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Cyprus PIO: Turkish Press and Other Media, 02-07-31

Cyprus Press and Information Office: Turkish Cypriot Press Review Directory - Previous Article - Next Article

From: The Republic of Cyprus Press and Information Office Server at <http://www.pio.gov.cy/>

TURKISH PRESS AND OTHER MEDIA No.144/02 31.07.02

[A] NEWS ITEMS

  • [01] Statements by the Turkish Cypriot leader before and after meeting President Clerides.
  • [02] Nationalist Action Party: The Cyprus issue may be the most important breaking point in Turkey-EU relations.
  • [03] Turkish Parliamentary Committee approves elections on 3 November.
  • [04] KIBRIS: "Heavy Meeting Traffic in Ankara"

  • [A] NEWS ITEMS

    [01] Statements by the Turkish Cypriot leader before and after meeting President Clerides

    Illegal Bayrak Radio (30.07.02) broadcast that the Turkish Cypriot leader, Mr Rauf Denktas, today again met with President Glafcos Clerides within the framework of the direct talks being held in Cyprus. At the meeting the Turkish Cypriot side is expected to respond to the Greek Cypriot side's numerical proposals on the territorial issue.

    In a statement before the meeting, Denktas assessed the remarks made by Mr George Vasiliou, Cypriot official heading the Cyprus delegation conducting talks with the EU, on the EU membership and the Cyprus issue. Denktas also replied to reporters' questions. He criticized the following remarks made by Vasiliou: "We will accede to the EU, the talks continue and then you follow us." Denktas said: "This greatly disturbed us. Contrary to what they think, we are not a community that will be dragged after them. We are a people that has established the `TRNC/. We established the `TRNC/ because we were thrown out of our state. We established it in order not to remain without a state once again. Therefore, if we are going to establish a new partnership, we will establish it based on our state. If the EU accepts the Greek Cypriots to membership claiming that they have accepted the south or Cyprus, then the negotiation process will be closed. Then the Cyprus issue will be solved."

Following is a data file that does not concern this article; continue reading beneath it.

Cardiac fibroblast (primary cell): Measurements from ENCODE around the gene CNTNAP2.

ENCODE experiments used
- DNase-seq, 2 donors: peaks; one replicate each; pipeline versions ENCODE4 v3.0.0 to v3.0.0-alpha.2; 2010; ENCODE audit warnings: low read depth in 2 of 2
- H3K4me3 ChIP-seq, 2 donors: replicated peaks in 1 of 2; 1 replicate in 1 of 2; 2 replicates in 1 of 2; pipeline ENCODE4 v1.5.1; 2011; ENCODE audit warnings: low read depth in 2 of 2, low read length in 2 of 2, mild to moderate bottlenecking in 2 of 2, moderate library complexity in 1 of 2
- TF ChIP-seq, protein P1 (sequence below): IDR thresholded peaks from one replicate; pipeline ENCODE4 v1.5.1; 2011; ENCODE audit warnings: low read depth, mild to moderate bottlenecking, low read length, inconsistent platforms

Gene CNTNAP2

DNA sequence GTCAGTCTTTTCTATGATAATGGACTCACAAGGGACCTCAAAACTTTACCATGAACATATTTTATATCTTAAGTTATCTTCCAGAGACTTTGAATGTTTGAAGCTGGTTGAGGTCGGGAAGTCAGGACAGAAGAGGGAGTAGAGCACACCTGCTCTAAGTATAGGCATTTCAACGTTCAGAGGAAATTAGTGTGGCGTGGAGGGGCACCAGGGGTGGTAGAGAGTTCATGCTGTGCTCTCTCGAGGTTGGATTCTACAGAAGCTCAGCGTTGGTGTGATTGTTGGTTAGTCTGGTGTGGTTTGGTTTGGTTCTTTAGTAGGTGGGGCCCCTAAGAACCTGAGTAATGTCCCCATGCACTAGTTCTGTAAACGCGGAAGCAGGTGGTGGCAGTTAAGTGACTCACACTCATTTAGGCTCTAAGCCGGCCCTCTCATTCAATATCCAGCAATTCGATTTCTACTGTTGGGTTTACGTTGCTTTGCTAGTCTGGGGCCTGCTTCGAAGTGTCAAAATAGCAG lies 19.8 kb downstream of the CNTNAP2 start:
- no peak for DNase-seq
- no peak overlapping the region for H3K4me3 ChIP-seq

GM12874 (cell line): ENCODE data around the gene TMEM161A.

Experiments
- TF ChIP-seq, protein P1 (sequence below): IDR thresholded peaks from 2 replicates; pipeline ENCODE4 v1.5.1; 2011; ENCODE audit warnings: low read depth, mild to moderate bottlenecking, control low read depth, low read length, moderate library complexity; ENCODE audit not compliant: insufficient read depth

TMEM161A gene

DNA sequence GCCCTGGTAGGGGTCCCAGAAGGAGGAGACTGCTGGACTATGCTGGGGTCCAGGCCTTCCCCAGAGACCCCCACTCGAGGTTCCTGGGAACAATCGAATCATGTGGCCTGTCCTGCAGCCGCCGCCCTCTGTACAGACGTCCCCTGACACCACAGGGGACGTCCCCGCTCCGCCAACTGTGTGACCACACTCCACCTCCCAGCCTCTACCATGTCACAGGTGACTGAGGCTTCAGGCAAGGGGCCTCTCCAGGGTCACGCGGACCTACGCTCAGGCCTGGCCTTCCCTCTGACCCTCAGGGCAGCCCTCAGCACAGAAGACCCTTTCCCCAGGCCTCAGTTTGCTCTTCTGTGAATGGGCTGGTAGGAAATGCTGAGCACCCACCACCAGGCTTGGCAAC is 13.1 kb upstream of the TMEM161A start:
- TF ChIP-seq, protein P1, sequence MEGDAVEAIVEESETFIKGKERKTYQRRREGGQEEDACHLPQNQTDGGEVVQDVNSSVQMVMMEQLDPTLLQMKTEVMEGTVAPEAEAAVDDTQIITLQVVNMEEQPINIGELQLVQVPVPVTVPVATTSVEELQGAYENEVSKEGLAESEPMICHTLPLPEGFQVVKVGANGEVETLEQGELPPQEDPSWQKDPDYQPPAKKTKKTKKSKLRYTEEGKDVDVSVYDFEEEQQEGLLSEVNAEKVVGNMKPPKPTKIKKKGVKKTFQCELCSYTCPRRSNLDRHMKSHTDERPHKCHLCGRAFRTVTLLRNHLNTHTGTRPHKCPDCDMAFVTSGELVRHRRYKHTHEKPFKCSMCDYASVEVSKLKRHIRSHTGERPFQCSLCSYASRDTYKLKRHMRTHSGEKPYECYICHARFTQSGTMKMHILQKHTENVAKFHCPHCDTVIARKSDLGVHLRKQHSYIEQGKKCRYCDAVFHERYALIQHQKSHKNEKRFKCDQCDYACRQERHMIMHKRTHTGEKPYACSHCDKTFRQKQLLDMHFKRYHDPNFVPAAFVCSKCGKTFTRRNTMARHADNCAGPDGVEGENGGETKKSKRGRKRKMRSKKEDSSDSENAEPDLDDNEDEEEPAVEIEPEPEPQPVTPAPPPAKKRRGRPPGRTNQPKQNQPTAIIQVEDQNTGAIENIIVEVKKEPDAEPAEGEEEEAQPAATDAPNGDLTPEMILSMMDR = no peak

Noting that he will also send a written reply to Mr Vasiliou, Denktas said that the Greek Cypriots are again engaged in a dream world, adding: "They are trying to deceive Europe by saying that the Turks are so pro-European that if the Greek Cypriots join the EU, the Turks will follow suit. There are those within the country who are trying to create the same impression. The essence of this people is strong. It is aware that if it is left without a state once again, it will not be able to get up on its feet." In reply to a question, Denktas said: "No plan or map will be submitted at today's meeting. The Turkish Cypriot side has informed the Greek Cypriot side that the territorial issue can be resolved once the principle of sovereignty is accepted." In reply to a question on the pressure being applied with regard to the final give-and-take, Denktas said that there is pressure from every side to give and take, adding that, however, for this to take place first the identity of the Turkish Cypriot side has to be accepted. He said that if time is left at today's meeting, the missing persons issue will also be discussed.

    On his return to the occupied areas after the hour-long meeting, Denktas replied to reporters' questions. Denktas said that at today's meeting, the Turkish Cypriot side, in a non-paper, expressed its views on the territorial issue in response to the Greek Cypriot proposal. He added that the Greek Cypriot side will assess this non-paper and will express its views at the meeting to be held on Friday 2 August. Noting that the Turkish Cypriot side once again conveyed its views on the missing persons issue, Denktas said that this issue will be taken up again on Friday.